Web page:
Loan Commitment Contingencies

 

QUESTION #1: If the property does not appraise for the purchase price, may the seller terminate the contract if the buyer still wishes to proceed?

My seller no longer wants to sell and is looking for a way to get out of the contract. If the property does not appraise for the purchase price, may the seller terminate the contract if the buyer still wishes to proceed?

No, the appraisal contingency in the Colorado Real Estate Commission Approved form is a contingency for the benefit of the buyer, not the seller. The buyer can essentially waive the contingency by not providing notice of appraisal dissatisfaction. If the buyer still wants to buy in spite of the low appraisal, the buyer may do so.

QUESTION #2: Do the sellers have the ability to kick the buyers out of the transaction because the buyer failed to obtain the loan commitment by the deadline?

I am the listing broker. My seller committed to sell the property through a contract formed on April 1. The contract is not scheduled to close until the end of June. The loan commitment contingency has passed and the buyer did not receive his loan commitment. The buyer did not send a notice seeking to terminate the contract.

My seller and I are not optimistic that the buyer will obtain the funds to close the deal. There are many other buyers who wish to buy this property. The seller needs to move quickly and receive the proceeds of the sale quickly to complete a move. Do the sellers have te ability to kick the buyers out of the transaction because the buyer failed to obtain the loan commitment by the deadline?

No. See §5b of the Real Estate Commission Approved Contract. The loan commitment contingency is deemed waived unless the buyer gives the seller notice of the buyer’s failure to obtain a loan commitment before the loan commitment deadline. If the buyer does not close, and some other contingency does not excuse the buyer from closing, the buyer will be in default under the contract. A substantial earnest money may help protect a seller from a buyer who waives the loan commitment contingency and later fails to close.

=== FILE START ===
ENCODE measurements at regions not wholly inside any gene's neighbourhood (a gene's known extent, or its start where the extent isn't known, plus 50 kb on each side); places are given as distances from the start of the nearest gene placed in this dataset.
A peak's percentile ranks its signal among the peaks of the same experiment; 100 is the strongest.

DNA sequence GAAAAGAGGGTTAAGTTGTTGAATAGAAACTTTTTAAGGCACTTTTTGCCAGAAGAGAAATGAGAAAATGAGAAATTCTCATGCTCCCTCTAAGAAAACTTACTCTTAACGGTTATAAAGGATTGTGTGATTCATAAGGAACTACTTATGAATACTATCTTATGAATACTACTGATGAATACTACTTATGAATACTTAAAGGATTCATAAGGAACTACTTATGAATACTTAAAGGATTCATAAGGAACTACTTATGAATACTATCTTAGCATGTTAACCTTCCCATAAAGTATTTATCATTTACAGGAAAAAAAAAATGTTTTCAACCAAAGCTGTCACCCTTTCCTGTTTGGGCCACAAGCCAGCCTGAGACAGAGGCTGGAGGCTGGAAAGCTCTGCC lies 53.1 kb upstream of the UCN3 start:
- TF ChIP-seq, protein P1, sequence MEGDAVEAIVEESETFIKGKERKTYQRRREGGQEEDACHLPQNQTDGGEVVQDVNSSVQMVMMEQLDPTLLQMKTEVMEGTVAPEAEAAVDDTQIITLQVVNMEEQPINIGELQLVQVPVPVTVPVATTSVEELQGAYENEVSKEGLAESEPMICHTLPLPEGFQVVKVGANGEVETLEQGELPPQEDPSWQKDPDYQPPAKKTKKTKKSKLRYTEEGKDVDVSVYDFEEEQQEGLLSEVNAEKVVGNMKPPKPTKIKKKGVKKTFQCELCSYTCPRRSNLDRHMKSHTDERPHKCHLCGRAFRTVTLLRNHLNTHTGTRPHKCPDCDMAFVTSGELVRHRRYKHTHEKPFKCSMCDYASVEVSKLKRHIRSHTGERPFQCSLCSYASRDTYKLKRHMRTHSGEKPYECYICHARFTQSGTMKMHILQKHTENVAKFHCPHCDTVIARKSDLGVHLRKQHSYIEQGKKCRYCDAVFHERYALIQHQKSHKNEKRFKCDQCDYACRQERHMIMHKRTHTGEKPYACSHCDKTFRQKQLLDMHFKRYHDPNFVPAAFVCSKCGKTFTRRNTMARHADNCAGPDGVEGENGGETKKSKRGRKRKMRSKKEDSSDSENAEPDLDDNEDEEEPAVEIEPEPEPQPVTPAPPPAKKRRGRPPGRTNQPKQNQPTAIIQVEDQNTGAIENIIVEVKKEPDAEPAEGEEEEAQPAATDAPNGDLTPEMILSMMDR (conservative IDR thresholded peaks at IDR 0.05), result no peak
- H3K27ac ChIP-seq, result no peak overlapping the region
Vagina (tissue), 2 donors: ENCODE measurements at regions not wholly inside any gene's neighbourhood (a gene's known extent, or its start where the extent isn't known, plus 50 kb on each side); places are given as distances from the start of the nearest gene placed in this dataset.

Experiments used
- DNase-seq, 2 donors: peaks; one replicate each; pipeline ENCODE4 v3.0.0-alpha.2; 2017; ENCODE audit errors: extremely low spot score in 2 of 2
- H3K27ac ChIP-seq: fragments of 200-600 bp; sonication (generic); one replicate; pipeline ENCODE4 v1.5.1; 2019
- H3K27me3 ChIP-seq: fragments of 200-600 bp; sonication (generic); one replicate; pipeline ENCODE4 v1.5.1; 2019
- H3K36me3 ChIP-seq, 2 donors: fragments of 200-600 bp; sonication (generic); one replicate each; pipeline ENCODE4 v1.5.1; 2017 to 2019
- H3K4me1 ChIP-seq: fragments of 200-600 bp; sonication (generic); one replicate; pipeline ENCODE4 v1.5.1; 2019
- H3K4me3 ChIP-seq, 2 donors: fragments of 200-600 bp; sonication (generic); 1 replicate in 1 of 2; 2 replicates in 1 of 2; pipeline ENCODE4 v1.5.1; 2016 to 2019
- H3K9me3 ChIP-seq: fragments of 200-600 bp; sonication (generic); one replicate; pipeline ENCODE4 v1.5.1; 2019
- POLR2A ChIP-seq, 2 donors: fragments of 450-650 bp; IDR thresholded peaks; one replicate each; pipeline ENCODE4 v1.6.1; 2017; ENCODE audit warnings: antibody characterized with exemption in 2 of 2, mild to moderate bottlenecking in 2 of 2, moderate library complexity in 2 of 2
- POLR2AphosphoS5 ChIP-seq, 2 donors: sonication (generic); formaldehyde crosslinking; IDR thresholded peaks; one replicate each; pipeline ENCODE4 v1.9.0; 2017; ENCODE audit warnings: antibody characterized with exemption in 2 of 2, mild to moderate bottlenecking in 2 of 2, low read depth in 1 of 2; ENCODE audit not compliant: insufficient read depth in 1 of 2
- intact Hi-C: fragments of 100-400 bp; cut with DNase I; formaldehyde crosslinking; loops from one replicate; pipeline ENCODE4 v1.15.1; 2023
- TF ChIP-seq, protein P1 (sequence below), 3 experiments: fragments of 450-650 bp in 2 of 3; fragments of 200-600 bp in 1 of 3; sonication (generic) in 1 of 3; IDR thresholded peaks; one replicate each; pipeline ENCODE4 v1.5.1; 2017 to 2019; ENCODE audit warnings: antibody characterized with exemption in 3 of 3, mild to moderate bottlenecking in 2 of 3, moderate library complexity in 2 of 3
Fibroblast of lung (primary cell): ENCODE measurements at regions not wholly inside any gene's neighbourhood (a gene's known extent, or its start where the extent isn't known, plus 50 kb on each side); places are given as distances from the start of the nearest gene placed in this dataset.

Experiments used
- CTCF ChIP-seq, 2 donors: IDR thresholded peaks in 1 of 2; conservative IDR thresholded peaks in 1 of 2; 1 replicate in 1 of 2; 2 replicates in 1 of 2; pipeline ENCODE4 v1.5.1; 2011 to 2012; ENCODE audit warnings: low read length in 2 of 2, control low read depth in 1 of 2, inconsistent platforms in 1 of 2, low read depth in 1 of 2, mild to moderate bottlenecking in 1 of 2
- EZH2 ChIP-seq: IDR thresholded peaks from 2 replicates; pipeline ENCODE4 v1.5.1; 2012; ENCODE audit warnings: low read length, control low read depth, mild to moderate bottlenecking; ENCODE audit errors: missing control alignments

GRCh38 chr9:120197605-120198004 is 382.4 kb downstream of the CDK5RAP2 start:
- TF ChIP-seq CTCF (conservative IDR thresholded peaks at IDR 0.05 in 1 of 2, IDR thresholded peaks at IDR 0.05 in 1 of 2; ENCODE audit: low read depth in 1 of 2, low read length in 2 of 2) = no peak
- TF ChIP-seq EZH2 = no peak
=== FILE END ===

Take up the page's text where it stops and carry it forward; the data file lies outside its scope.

QUESTION #3: Does § 7a of the contract allow a buyer to compel the seller to produce a survey if the title company only needs an improvement location certificate to issue the title insurance specified in § 7a of the contract?

Does § 7a of the contract allow a buyer to compel the seller to produce a survey if the title company only needs an improvement location certificate to issue the title insurance specified in § 7a of the contract? In my contract, § 7a specified that the seller would pay for the improvement location certificate (ILC) or survey mentioned in § 7a, in an amount not to exceed $1000. The title company has stated that it merely needs an ILC (costing $150) to issue the title insurance.

The language in § 7a is not clear on this point. One way of reading § 7a is that it only requires the seller to pay for the least expensive surveying product necessary to induce the title company to issue the title insurance specified in § 7 a. The text is in a paragraph generally discussing title insurance. The spirit of the last paragraph in § 7a suggests that if the title company can get by with a less rigorous survey document (or no survey instrument), then the seller has no obligation to provide something which is not needed by the title company.

Yet, when read all by itself, the second sentence in § 7a may allow the buyer to require the seller to pay for a survey, even if the title company doesn’t need one. There are legitimate reasons why a buyer would want a survey (which is more rigorous than an ILC) even in circumstances when the title company doesn’t require a survey to offer survey protection. (These reasons will be discussed in next month’s column.)

Good arguments can be made for either position. A variation of the problem arises when the title company will issue survey protection without needing to see even an ILC. Perhaps future versions of the contract will clarify this issue.

A version of this article appeared in the Colorado REALTOR® News, the monthly publication of the Colorado Association of REALTORS®.

Jon Goodman is a shareholder with Frascona, Joiner, Goodman and Greenstein, P.C., a Colorado law firm. His practice areas include Real Estate,Brokerage Law, Contracts, Land Use, Leasing, Real Estate Title, Association Law, Business Law, and Finance. Contact Jon Goodman.

Disclaimer — Content is general information only. Information is not provided as advice for a specific matter, nor does its publication create an attorney-client relationship. Laws vary from one state to another. For legal advice on a specific matter, consult an attorney.

JONATHAN A. GOODMAN